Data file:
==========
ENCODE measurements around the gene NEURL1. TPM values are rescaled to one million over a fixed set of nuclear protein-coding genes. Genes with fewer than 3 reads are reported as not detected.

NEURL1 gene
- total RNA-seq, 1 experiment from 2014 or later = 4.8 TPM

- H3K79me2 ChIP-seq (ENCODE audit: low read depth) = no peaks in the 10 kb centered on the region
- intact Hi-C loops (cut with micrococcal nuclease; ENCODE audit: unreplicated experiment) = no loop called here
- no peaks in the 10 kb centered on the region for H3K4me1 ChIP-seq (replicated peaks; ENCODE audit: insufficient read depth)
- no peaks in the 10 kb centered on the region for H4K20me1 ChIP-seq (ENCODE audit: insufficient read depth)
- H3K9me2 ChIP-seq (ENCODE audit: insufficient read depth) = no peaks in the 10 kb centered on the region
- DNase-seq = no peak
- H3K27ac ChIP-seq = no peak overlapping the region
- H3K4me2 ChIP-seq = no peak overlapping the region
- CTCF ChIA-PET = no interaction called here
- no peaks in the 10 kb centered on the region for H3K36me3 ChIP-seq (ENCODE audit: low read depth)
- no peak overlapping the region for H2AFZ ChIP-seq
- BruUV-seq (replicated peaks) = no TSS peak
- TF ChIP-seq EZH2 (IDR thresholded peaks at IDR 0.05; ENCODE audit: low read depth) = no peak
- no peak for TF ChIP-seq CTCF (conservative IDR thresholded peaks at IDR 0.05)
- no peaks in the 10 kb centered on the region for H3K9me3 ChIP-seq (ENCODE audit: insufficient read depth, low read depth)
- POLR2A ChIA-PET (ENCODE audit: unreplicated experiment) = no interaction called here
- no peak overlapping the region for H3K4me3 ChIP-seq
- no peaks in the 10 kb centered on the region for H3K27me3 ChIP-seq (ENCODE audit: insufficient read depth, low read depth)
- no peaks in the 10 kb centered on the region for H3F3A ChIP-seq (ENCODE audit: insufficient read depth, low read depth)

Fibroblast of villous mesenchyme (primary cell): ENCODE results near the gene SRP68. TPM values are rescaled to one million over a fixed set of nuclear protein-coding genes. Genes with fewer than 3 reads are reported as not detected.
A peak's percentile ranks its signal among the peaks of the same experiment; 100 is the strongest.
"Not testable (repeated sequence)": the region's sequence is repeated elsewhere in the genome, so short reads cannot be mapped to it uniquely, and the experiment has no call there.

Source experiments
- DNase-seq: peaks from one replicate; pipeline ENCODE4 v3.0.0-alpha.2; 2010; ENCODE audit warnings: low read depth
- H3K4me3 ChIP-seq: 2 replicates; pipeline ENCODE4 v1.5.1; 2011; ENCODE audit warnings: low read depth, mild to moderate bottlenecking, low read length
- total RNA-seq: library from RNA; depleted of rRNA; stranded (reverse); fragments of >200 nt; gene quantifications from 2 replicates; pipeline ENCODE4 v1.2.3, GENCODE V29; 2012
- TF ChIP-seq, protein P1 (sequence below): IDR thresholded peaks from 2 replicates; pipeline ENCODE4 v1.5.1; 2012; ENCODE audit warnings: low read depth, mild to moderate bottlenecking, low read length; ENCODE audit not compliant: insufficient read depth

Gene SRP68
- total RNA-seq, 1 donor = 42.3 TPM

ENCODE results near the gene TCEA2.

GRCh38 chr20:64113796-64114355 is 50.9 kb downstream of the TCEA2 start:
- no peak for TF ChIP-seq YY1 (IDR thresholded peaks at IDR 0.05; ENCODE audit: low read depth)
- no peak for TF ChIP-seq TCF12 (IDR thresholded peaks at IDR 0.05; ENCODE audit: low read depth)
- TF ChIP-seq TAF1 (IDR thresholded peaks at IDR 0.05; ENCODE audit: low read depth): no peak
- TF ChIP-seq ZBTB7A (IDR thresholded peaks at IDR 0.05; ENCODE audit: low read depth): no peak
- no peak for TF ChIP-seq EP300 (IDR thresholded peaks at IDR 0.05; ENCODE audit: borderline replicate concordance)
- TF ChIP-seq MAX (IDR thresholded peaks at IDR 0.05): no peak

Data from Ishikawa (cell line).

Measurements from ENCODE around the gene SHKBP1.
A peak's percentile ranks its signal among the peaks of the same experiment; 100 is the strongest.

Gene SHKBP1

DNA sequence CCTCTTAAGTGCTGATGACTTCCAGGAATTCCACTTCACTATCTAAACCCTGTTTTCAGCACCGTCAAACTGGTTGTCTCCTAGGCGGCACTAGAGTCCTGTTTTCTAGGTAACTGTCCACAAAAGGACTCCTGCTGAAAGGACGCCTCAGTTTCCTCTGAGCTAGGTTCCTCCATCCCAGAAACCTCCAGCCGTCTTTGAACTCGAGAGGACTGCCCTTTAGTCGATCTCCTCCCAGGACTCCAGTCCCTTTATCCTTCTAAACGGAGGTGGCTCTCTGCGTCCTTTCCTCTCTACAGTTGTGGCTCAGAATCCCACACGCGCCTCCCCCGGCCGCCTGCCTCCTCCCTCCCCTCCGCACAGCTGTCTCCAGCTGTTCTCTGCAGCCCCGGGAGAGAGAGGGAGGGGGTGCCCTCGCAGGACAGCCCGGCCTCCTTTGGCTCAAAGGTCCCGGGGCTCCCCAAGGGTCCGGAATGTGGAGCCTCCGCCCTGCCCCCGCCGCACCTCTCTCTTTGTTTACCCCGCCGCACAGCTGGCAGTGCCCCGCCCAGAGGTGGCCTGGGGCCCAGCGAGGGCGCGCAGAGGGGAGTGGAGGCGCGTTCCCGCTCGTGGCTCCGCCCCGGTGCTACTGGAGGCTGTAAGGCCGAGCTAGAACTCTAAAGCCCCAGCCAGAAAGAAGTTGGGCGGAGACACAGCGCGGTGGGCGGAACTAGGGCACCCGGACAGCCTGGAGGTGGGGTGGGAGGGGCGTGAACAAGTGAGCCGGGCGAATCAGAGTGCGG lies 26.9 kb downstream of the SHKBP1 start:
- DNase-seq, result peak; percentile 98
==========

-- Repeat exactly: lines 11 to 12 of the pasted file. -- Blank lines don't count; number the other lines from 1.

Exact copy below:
- H3K4me2 ChIP-seq = no peak overlapping the region
- CTCF ChIA-PET = no interaction called here